April 21, 2014 - Amy's in the Garden!

It's a first.  Amy does my grocery shopping, takes me to doctor appointments, does all my "beauty" stuff (sorry Amy, even you can't make a 75 year old beautiful), helps me shower and dress, calls doctor or nurse if I have a concern or request (sorry Amy, we tried), Delivers and picks up my RXs, and calls several tims a day to see how I feel or to ask if I need anything.

But Amy doesn't garden.

She knew the carrot seed mats had to go down soon, so I got my seed mat tutorial out for her to read.

How did she do?

I gave her an A+  Maybe even an A++!!

Judge for yourself.

 First she scratched in the leaves that had topped this bed for months, under clear plastic, in an attempt to solarize the soil and break down the leaves.  I was (unhappily) surprised to see the leaves had not composted down very much.

 Then she added some slow release, mixed with a bit of regular release fertilizer.  *Disclaimer: That is NOT Miracle Grow in the shaker container!  It' a mixture of chicken poo, turkey feathers and other organic ingredients, and the shaker is about 3-4 years old and a God send.

 She removed all the clumps of leaves and sent them to the compost pile.

 She raked it as smooth as possible, after removing some soil for covering the mats.

 That removed soil was put into the wheelbarrow, where She again tried to sift out leaf clumps.  Then she added a good amount of Pro-Mix with mycorrhizae.  Mycorrhizae are supposed to make things grow better and stronger, plus it has mostly peat moss to lighten the soil.  I also added a bit of vermiculite.

 She laid out her seed mats and sprinkled enough of the 'topping" to hold them down,

Last, she finished covering the mats with the soil mixture, tamped them down with the back end of the rake, and watered them in with a fine mist.

Good job, Amy.  You just planted 360 carrots!  I now pronounce you Master Gardener in Training!

20 comments:

  1. /bowing in the awesomeness that is Amy!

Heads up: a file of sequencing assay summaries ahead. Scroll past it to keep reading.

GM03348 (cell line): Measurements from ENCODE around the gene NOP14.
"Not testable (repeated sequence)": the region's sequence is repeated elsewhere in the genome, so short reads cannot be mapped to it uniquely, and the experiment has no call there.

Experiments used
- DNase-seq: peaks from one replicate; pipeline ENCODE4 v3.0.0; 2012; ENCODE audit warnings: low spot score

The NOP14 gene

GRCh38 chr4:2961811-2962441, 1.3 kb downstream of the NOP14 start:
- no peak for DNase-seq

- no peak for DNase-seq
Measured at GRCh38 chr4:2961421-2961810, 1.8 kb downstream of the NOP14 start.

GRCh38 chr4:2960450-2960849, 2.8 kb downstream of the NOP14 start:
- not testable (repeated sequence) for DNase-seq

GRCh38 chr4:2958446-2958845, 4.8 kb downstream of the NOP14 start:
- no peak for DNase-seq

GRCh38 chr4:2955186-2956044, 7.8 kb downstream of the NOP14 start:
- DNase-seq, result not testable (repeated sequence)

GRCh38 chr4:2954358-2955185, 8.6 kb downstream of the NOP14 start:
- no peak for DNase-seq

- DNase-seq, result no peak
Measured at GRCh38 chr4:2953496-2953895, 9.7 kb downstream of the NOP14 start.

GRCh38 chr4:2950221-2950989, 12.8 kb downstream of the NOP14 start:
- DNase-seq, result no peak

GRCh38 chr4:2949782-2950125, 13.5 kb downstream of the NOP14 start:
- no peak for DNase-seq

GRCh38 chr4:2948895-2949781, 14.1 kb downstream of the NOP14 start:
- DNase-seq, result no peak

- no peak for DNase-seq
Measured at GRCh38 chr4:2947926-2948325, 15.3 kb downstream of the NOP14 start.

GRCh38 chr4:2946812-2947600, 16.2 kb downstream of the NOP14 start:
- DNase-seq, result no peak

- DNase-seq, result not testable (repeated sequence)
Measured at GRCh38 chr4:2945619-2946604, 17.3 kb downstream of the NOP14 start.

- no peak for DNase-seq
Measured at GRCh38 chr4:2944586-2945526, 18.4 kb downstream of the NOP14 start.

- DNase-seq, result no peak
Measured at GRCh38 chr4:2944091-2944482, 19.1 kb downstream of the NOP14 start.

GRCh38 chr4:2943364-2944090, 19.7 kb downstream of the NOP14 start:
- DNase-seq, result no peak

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  2. Looks to me like Amy did an excellent job...and now she can come down to California and plant my carrot seed mats! I think you have converted another Gardener!

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    1. Lynda, read my reply to Jenny if you need another nudge to CONVERT!

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  3. Go Amy! I hope all those carrots germinate for you all. Right now I'm waiting for mine to come up. They take so long to germinate.

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  4. Go Amy! I learned the same method to grow carrots from Granny's post and now do it each year!

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    1. I'm glad I was able to give you that little hint, Jenny! A lot of people think I'm a bit looney for "taking so much time to glue little seeds to napkins". They don't realize how little time it takes, and how almost addictive it becomes. I do it through the winter months, when I'm bored, while watching TV. Just a few gluing sessions, I can have my entire stash of tiny seeds "planted" and ready for garden the following spring. And I never have to thin. And I know exactly how many seeds I have planted (30 carrots to one 12x12 napkin), and I can tell exactly which bed to plant them in for the best use of space.

      One reader uses this method to make radish mats, using the seeds to write out the name of his garden! I think that's a great idea!!

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  5. I think she did a great job!

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  6. Awesome job, Amy. Although I am not surprised, she has a great teacher :)

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    1. Rachel gets the *SMOOTCH* of the day!

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  7. Wow Granny, your garden is so nicely laid out! Any did a great job!!! Question: Turkey feathers? Perhaps I should hunt your blog for that one. Hugs!